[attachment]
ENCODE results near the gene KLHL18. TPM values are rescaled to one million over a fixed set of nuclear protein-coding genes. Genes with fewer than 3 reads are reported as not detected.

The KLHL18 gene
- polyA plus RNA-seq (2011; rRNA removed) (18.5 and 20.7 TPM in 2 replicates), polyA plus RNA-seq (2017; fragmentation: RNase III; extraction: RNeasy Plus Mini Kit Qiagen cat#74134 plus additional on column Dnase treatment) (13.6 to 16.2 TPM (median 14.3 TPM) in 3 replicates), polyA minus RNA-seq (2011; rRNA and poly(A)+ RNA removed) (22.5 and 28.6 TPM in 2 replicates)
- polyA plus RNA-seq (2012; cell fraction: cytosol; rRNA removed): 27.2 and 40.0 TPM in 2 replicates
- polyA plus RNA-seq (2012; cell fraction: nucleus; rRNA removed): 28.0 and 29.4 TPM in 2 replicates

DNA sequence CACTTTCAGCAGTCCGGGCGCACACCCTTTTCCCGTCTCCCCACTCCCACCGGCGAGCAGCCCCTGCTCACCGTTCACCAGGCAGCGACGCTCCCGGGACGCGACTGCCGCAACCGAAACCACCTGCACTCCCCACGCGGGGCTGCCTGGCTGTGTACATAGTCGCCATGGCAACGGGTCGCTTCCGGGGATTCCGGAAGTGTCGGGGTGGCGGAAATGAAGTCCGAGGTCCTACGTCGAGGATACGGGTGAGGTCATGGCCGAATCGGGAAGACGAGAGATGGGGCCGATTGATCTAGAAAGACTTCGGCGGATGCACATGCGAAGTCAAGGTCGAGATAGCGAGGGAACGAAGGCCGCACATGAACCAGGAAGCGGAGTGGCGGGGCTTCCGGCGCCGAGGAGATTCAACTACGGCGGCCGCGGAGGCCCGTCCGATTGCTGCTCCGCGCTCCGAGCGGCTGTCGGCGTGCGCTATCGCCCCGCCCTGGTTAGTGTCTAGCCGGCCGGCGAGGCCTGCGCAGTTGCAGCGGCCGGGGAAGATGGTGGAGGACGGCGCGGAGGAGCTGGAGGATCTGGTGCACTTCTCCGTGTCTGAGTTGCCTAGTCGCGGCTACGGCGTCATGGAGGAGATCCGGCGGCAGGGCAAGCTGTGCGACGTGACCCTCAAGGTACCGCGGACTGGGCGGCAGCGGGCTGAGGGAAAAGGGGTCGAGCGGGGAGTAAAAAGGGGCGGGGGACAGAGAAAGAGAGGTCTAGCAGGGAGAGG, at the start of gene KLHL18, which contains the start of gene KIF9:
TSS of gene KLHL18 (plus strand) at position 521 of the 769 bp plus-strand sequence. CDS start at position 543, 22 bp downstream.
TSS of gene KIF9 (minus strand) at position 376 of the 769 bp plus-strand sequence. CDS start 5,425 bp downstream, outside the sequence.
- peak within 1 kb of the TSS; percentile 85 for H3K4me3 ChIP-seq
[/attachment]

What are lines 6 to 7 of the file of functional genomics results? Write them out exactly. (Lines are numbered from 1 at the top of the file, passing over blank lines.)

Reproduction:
DNA sequence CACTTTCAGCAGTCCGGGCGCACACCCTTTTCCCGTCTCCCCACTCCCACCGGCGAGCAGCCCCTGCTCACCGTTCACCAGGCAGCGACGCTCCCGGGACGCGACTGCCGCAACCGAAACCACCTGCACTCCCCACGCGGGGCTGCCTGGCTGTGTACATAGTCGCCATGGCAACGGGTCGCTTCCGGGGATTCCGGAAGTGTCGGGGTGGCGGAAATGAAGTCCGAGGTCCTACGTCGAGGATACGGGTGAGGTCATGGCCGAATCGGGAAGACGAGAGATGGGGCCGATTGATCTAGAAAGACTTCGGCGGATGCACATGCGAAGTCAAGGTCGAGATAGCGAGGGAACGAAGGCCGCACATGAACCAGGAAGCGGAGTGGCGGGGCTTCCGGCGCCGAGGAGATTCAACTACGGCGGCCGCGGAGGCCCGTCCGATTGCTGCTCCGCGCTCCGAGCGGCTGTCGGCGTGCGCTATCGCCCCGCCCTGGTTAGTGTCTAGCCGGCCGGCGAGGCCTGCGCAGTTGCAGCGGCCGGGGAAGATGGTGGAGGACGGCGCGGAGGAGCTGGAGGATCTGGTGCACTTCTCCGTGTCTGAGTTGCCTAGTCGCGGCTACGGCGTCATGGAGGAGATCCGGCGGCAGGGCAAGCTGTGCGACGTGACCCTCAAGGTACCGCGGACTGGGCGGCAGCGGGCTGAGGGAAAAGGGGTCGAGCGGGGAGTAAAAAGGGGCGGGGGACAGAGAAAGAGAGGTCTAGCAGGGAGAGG, at the start of gene KLHL18, which contains the start of gene KIF9:
TSS of gene KLHL18 (plus strand) at position 521 of the 769 bp plus-strand sequence. CDS start at position 543, 22 bp downstream.